South African phone number codes explained

For us yes, especially by hose that were involved in creating the numbering plan. But we are dying out and the new lot know less than nothing about the process and the logic behind it.
As useful as it was back then (your number was physically connected to a rotary dialer and that dialers number was fixed by it's position in the rack, changing a number meant changing the line constitutions and choosing a different dialer for the wires going to your phone) - Even with the dawn of internet in SA in 1992 there will still plenty of rotary exchanges...actually they were still manual much later than that.

It's really a pointless exercise these days though, in fact the whole logic of GN numbers really should no longer exist (other than to levy a differential charge based on some contrived idea distance of call - that doesn't apply to cellphones)

I recall back in the day that calls to them 089 competition lines had to be restricted by exchange to a couple of trunks in order to stop the exchange busying out... these days it's data and the links can handle hundreds of thousands of calls.

D
 
It is happening already, sort of. Don't know about the numbers going to mobile networks, but it can definitely go to VoIP providers. I ported my Telkom number to a VoIP provider.

So considering that, very soon even these fixed line prefixes will mean nothing. I can sit anywhere in South Africa, or even anywhere in the world for that matter, and still get a call on my old 011 Telkom number.
Ja the purpose and use of in-built intelligence in any numbering scheme is no longer considered relevant or useful.
 
Trying to remember... very tall antenna on my flat and car roof, think it was just under the FM radio range so about 70 MHz, somewhere around 20 to 30 Watts. Included an intercom, analogue so usually too noisy at distance, and I learnt to use a 45 degree angle to get signals over the signal-difficult Linksfield Ridge enough.

When I was caught?
It was some dept. of telecoms., they confiscated it. Turned out a security co. had complained about interference.
I convinced them to give it back then sold it, no fine.
I have a vague recollection of that event! Might have been my staff that caught up with you.
Sorry. :cool:
 
As useful as it was back then (your number was physically connected to a rotary dialer and that dialers number was fixed by it's position in the rack, changing a number meant changing the line constitutions and choosing a different dialer for the wires going to your phone) - Even with the dawn of internet in SA in 1992 there will still plenty of rotary exchanges...actually they were still manual much later than that.

It's really a pointless exercise these days though, in fact the whole logic of GN numbers really should no longer exist (other than to levy a differential charge based on some contrived idea distance of call - that doesn't apply to cellphones)

I recall back in the day that calls to them 089 competition lines had to be restricted by exchange to a couple of trunks in order to stop the exchange busying out... these days it's data and the links can handle hundreds of thousands of calls.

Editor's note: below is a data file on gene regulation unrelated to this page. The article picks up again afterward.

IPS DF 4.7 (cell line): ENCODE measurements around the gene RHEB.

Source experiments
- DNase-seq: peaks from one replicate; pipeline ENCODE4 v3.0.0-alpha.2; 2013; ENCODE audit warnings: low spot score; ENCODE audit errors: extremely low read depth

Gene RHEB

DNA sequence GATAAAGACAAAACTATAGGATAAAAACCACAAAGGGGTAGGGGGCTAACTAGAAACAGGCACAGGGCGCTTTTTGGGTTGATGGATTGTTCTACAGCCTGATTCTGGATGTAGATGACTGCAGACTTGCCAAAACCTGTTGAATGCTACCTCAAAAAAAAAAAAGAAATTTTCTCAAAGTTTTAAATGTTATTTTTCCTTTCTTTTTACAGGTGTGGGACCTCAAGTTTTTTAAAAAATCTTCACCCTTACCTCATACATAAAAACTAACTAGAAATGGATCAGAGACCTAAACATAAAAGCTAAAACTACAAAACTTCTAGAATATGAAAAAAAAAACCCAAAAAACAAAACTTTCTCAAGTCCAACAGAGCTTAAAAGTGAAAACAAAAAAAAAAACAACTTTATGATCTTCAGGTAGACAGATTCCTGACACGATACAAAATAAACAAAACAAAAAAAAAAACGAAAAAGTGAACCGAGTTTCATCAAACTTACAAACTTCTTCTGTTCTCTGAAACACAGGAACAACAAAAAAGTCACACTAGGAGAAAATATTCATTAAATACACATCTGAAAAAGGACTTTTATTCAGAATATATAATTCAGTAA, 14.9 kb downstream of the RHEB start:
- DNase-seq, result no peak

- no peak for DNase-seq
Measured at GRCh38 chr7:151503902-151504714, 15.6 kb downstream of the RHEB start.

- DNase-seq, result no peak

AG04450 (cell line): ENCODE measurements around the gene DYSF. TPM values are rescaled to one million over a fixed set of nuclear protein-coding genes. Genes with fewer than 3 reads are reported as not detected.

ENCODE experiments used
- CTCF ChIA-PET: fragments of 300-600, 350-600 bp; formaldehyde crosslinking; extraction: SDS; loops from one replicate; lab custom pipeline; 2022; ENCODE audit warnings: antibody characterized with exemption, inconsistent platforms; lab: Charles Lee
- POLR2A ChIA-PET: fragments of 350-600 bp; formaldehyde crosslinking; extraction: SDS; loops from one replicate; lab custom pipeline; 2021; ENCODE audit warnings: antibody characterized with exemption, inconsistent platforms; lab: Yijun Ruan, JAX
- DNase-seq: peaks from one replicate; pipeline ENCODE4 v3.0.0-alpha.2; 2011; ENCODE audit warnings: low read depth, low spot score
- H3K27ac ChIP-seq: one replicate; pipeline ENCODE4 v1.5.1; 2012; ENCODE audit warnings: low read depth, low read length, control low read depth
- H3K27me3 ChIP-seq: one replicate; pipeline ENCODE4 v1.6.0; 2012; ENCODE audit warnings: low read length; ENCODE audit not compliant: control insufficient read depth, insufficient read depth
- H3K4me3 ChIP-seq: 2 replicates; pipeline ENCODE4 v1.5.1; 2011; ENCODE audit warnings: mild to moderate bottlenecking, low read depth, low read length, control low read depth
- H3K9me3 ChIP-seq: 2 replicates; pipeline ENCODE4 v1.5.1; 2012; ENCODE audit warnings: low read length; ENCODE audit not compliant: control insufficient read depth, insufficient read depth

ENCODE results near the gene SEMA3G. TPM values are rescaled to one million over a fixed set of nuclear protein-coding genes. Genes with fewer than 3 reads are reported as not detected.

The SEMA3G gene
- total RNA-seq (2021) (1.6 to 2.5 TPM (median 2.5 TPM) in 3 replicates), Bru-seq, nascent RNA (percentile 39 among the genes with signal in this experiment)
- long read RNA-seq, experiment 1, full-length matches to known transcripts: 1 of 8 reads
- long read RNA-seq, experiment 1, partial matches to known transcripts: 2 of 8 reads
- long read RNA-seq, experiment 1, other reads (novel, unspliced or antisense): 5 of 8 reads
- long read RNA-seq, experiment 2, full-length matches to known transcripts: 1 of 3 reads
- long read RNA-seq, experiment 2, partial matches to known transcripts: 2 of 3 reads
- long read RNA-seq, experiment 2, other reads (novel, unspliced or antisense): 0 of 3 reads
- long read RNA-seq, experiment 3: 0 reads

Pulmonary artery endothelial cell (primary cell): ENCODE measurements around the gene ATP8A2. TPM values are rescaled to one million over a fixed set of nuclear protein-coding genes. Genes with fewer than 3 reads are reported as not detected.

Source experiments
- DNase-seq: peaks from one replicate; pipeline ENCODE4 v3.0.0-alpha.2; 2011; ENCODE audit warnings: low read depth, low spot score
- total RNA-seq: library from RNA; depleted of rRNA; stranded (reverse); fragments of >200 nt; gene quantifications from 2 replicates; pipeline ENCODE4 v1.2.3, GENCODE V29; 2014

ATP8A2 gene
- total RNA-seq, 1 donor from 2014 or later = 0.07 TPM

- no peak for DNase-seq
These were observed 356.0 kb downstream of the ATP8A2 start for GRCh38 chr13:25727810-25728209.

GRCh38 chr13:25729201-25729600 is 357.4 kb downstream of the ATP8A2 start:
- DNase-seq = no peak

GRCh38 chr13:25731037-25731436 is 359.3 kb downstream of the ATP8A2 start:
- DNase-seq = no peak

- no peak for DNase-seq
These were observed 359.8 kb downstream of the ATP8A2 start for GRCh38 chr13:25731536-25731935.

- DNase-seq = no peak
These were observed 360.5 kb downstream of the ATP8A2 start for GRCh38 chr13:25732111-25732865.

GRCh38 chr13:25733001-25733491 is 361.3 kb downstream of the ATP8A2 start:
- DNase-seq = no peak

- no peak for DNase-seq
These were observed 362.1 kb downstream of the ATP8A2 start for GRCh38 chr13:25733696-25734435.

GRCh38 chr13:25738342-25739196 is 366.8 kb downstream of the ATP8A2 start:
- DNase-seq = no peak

D
Ja the numbering system was an essential part of the charging plan as well. The fixation about distance dependent tariffs drove that aspect.
 
omw... I had one of those 088 voicemail numbers in the 90's... it's still active on the Telkom network 088 126 6753... more than 25 years later!

Talk about forgotten tech...

D
 
@Geoff.D , what were they thinking when they designed the neighbouring country codes?
09267148167314818 followed by the area, etc. :unsure:
There were plenty of anomalies for cross border comms to communities in neighbouring countries without their own networks. So, some places in all our neighbours were fed from our network with local cross border routes.
But, the calls had to still attract international call tarrifs. Now there were no computers around and databases, so mechanical means had to be found to get that right.
Then for many years there was a mismatch between SA and the rest of the world with regards to our international code (27). Some of you might remember what the old international code was which also meant in some cases that the code we dialled for other countries was different.
One of the more longer lingering screw ups that is still around is the 10111 fiasco for emergency. The World had standardised on 911 but because 9 was already in use in SA, it could not be used, hence ours was 10.
I am amazed that this particular screw up is still around and has not been fixed. There should be no reason why it can't be fixed.
 
There were plenty of anomalies for cross border comms to communities in neighbouring countries without their own networks. So, some places in all our neighbours were fed from our network with local cross border routes.
But, the calls had to still attract international call tarrifs. Now there were no computers around and databases, so mechanical means had to be found to get that right.
Then for many years there was a mismatch between SA and the rest of the world with regards to our international code (27). Some of you might remember what the old international code was which also meant in some cases that the code we dialled for other countries was different.
One of the more longer lingering screw ups that is still around is the 10111 fiasco for emergency. The World had standardised on 911 but because 9 was already in use in SA, it could not be used, hence ours was 10.
I am amazed that this particular screw up is still around and has not been fixed. There should be no reason why it can't be fixed.
10111 is easy to teach kids on their fingers.

images.jpeg